Leading medical equipment manufacturers, including Stryker and Zimmer Biomet, along with hospital companies such as Tenet Healthcare are pivoting to capitalize on the expanding opportunities and increasing volume of procedures in the Ambulatory Surgery Center (ASC) space.
With the potential to provide over $55 billion per year in healthcare cost savings in the U.S., a migration of surgical procedures from hospitals to ASCs is expected to continue over the next few years in the post-pandemic environment. It’s a trend that will likely benefit the medical device manufacturers, such as Stryker and Zimmer.
Bill Prentice, CEO of the Ambulatory Surgery Center Association (ASCA), sees a growing awareness by Medicare, commercial payers and employers about how ASCs can play a role in reducing healthcare costs. He also notes that some payers are introducing policies to steer patients to the lower-cost setting in ways that could be very beneficial to ASCs.
Prentice noted that total knee and hip replacements have been covered by commercial insurers for several years, but Medicare has been slow to embrace ASCs. He predicts a steady progression of procedures moving from inpatient to outpatient settings now that the agency is adjusting its stance on ASC reimbursement guidelines.
In a 2019 report, research and consulting firm, Bain & Company, projected the percentage of hip procedures in ASCs to grow from just over 9% to 25% by the mid-2020s and knee procedures to grow from 10% to 30%. Furthermore, the percentage of spine procedures conducted in ASCs is projected to grow from 7% in 2015 to about 30% by the mid-2020’s, according to the Bain report.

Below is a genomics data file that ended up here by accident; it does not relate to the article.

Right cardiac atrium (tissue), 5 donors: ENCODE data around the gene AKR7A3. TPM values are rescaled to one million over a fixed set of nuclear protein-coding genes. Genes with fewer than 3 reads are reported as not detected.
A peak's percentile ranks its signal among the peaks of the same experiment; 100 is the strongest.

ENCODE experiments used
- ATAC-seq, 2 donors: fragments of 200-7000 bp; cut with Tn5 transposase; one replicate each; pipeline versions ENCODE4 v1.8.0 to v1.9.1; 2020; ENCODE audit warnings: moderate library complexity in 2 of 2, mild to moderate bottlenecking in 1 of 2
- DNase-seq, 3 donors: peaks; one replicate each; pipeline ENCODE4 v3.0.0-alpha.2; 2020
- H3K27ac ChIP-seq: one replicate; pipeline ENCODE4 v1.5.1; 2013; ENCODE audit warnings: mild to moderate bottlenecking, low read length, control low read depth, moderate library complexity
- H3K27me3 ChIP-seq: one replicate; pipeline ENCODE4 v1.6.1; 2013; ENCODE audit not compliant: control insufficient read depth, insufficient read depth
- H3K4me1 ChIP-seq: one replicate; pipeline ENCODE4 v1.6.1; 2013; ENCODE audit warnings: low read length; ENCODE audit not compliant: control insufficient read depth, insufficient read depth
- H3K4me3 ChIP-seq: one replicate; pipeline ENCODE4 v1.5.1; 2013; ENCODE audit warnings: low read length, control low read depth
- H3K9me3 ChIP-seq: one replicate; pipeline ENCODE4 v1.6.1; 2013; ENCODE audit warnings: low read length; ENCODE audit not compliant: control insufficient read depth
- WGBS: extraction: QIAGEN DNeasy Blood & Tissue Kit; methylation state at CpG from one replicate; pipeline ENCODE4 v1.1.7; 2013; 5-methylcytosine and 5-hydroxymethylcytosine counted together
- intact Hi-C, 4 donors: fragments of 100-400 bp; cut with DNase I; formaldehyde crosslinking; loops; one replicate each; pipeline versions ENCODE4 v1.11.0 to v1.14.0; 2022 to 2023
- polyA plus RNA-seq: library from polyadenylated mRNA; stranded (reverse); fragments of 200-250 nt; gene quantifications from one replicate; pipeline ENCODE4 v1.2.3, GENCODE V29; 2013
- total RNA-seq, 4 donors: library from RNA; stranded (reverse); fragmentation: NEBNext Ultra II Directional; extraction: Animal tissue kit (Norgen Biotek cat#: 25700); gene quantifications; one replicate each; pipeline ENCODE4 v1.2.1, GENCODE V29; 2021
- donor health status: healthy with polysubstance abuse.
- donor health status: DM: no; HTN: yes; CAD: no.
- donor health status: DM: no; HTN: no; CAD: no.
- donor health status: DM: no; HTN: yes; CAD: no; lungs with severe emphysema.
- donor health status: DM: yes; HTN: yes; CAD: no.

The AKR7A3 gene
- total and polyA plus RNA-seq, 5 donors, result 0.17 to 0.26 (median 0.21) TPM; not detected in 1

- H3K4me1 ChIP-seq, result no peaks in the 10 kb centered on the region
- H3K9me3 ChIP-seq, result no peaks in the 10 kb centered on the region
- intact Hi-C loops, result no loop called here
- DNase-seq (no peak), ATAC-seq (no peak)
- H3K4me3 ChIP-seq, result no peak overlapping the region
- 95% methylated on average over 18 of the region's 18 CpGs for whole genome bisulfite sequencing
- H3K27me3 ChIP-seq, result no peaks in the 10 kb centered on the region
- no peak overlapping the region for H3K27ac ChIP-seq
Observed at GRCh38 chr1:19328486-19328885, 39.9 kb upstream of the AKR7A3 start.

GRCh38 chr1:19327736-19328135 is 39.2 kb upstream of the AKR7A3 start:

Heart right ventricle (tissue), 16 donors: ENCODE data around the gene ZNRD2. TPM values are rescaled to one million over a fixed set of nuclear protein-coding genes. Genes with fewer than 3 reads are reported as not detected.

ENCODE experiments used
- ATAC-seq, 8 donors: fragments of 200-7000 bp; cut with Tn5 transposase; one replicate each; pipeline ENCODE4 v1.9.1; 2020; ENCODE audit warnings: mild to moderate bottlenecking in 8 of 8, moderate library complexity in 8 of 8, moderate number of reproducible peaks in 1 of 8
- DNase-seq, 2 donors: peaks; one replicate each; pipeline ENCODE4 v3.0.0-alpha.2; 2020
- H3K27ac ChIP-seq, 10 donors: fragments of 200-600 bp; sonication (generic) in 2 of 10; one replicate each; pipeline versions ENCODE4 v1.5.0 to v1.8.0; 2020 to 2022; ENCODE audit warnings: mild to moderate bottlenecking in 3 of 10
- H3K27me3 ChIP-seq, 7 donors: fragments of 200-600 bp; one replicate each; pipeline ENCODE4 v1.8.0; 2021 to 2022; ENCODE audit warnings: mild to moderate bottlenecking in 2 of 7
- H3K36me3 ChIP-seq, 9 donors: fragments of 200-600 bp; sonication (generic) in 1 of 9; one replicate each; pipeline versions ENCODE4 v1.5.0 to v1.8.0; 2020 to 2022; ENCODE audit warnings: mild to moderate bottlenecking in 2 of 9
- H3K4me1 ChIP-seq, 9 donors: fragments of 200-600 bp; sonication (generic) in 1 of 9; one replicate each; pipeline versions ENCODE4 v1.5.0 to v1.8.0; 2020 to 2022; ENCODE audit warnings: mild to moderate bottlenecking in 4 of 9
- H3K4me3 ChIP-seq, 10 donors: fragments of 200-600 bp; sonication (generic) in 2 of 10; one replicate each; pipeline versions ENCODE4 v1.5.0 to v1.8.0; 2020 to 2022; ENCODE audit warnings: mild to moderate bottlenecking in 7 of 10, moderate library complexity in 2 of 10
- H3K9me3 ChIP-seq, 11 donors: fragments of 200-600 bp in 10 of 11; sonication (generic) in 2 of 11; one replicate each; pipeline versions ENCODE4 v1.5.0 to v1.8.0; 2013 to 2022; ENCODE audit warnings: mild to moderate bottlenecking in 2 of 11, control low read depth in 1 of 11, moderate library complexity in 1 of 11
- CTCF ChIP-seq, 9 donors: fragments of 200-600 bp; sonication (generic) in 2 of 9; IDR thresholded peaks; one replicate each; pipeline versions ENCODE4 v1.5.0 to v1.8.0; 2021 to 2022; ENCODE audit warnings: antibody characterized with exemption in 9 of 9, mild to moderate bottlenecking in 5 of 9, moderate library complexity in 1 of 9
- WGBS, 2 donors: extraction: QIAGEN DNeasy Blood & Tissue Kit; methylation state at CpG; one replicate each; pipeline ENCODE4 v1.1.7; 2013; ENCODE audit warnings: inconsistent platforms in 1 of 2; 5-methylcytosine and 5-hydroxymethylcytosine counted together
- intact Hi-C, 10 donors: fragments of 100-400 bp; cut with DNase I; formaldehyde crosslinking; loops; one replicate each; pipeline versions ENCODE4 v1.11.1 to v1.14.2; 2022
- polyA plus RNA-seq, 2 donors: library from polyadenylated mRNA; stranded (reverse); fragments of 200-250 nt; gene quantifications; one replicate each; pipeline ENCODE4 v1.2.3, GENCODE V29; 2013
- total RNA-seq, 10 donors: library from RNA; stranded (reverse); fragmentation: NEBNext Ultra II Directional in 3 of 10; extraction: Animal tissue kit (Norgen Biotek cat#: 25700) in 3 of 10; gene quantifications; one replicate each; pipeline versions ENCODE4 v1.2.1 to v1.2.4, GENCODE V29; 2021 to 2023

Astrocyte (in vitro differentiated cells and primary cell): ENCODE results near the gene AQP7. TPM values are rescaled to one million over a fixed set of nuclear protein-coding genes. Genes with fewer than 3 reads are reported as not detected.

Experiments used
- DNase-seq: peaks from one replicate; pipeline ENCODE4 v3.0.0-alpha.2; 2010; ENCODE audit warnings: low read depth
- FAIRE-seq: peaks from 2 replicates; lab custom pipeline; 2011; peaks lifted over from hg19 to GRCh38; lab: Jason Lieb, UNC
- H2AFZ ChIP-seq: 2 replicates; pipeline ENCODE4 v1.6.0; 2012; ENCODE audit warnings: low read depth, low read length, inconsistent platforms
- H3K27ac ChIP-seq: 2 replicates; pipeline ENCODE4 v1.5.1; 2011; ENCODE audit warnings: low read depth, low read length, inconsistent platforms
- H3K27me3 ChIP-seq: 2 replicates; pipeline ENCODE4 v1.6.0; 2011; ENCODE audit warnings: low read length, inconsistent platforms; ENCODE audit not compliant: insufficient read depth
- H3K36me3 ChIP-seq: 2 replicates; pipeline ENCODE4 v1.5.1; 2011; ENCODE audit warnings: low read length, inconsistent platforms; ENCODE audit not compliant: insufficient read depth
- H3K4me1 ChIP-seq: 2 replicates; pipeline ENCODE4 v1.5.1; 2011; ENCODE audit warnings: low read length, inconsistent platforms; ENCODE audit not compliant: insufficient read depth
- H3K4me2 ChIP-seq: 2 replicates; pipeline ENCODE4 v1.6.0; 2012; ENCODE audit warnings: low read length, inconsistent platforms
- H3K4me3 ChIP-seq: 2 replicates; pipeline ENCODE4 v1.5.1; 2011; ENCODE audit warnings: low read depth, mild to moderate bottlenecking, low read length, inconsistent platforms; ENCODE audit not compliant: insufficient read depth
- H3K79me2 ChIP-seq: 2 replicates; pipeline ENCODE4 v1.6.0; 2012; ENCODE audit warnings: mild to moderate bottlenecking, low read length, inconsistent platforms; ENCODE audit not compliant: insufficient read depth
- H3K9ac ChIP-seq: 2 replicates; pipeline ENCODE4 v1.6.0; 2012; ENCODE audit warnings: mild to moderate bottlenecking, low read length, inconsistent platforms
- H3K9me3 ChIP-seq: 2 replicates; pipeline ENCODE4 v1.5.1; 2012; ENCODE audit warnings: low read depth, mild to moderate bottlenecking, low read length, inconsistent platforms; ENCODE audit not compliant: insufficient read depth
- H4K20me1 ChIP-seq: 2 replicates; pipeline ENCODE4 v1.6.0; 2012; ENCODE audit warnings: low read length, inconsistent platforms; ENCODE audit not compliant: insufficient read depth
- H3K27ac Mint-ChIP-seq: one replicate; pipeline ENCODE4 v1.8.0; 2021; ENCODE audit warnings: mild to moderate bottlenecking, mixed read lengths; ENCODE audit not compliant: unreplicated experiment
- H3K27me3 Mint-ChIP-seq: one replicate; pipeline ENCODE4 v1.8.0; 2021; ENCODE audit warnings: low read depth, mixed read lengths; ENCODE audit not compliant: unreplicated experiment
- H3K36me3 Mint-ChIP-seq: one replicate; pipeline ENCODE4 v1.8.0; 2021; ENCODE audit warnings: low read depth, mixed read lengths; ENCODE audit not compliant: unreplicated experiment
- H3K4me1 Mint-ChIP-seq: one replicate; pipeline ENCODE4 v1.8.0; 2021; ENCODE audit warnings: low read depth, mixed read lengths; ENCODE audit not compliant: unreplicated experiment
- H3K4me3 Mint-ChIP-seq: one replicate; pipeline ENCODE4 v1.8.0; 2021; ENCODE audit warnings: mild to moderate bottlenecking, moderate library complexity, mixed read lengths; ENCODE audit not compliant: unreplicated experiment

As further evidence of this shift, hospital company, Tenet Healthcare, recently purchased 45 surgery centers from SurgCenter Development in a $1.1 billion cash deal. A large percentage of SurgCenter Development’s business is tied to orthopedic and spine procedures.
Stryker has been looking to capitalize on the movement of surgeries as it has been accelerating over the last decade or so. According to Nate Miersma, Styker’s Senior Director of the company’s new ASC business division, “this is clearly the continuation of a trend that started long ago, and we anticipate will continue into the future.”
In 2020, Stryker announced the launch of a new ASC business division. The new business unit has more than 13,000 unique products serving approximately 22 procedural specialties. With teams that specialize in the ASC landscape, Stryker is now better prepared to provide tailored solutions that will help ASCs grow their business and achieve their mission and goals.
“As ASCs continue to attract a growing number of surgical procedures, we anticipate increasing opportunities to collaborate with Stryker and its new ASC business unit,” said Rachel Wolfe, KR Wolfe President.
KR Wolfe has created a specialized in-house Stryker team specifically to service Stryker healthcare projects and installations, and is prepared for increasing business with Stryker and its new ASC unit.
Zimmer Biomet is another firm positioning assets to compete in the growing ASC marketplace. The company recently acquired Relign Corp, and Incisive LLC. During an earnings call in November, CEO Bryan Hanson stated that he expects the acquisitions to begin driving revenue growth in the ASC marketplace as early as next year.
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